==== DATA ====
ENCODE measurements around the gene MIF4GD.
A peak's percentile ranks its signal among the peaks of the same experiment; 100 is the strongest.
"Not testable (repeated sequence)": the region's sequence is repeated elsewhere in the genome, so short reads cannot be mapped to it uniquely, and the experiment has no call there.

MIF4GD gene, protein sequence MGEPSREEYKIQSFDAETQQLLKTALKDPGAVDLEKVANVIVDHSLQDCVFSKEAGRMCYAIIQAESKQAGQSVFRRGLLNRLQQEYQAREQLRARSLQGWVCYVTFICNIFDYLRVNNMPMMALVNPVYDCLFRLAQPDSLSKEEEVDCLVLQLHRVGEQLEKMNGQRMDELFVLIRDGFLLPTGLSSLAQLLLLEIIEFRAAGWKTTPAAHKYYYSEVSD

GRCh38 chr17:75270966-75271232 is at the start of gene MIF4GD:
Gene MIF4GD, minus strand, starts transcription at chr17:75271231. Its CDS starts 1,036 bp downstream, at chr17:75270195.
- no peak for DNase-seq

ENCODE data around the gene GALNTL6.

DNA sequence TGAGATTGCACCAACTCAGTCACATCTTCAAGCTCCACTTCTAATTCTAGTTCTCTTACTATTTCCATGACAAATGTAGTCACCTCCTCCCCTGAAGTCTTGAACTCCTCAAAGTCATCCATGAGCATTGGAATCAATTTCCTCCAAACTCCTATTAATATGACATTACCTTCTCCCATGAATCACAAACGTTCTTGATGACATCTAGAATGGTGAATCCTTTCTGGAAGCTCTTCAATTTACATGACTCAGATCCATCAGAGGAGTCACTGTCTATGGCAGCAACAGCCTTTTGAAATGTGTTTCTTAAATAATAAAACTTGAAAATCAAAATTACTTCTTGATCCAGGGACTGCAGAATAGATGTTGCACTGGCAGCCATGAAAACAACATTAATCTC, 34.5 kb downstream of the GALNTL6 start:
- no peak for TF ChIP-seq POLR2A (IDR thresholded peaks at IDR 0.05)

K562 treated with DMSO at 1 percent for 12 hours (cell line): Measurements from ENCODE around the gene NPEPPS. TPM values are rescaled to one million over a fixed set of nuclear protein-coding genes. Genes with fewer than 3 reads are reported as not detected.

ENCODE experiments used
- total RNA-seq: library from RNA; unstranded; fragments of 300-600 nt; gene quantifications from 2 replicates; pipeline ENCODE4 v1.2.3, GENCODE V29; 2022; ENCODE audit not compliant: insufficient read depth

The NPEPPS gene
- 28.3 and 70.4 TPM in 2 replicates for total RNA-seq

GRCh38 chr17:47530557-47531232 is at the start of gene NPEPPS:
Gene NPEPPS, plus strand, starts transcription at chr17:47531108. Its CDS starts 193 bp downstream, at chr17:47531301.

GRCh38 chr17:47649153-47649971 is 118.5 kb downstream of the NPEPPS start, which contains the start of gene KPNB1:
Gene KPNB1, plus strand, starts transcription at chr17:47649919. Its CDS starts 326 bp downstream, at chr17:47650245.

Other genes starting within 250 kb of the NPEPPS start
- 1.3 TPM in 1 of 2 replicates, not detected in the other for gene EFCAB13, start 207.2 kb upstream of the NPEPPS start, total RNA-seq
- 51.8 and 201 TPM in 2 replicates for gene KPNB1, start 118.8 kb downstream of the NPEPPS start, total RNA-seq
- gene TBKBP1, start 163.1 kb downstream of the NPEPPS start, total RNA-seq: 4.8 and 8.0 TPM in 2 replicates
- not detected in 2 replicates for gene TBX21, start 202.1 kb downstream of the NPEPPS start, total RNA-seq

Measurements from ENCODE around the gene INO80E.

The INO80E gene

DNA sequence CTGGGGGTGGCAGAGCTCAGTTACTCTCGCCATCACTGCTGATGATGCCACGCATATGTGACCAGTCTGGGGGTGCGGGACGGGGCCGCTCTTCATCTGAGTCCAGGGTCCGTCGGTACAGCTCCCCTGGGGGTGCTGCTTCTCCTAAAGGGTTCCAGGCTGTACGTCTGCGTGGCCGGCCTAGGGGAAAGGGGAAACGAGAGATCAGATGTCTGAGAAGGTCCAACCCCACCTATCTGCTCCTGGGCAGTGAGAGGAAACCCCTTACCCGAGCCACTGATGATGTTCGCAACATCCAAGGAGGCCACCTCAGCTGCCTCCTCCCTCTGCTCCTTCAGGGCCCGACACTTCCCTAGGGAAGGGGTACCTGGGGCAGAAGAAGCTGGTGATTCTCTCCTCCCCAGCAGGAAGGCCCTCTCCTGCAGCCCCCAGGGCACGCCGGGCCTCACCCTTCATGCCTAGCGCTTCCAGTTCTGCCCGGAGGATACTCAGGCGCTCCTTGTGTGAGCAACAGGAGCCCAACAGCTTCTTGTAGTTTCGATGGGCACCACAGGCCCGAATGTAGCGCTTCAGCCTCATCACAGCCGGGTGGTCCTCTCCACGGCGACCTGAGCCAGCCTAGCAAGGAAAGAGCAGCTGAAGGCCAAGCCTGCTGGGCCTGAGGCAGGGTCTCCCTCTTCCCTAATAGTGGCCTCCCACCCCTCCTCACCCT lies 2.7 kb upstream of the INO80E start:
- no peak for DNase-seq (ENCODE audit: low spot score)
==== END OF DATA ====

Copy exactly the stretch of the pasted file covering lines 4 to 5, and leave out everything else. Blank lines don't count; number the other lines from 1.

MIF4GD gene, protein sequence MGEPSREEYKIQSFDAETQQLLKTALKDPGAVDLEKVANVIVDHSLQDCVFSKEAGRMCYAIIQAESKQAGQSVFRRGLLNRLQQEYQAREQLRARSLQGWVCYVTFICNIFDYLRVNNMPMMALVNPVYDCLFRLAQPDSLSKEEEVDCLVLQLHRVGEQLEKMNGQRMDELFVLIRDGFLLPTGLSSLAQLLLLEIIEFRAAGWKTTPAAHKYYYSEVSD

GRCh38 chr17:75270966-75271232 is at the start of gene MIF4GD: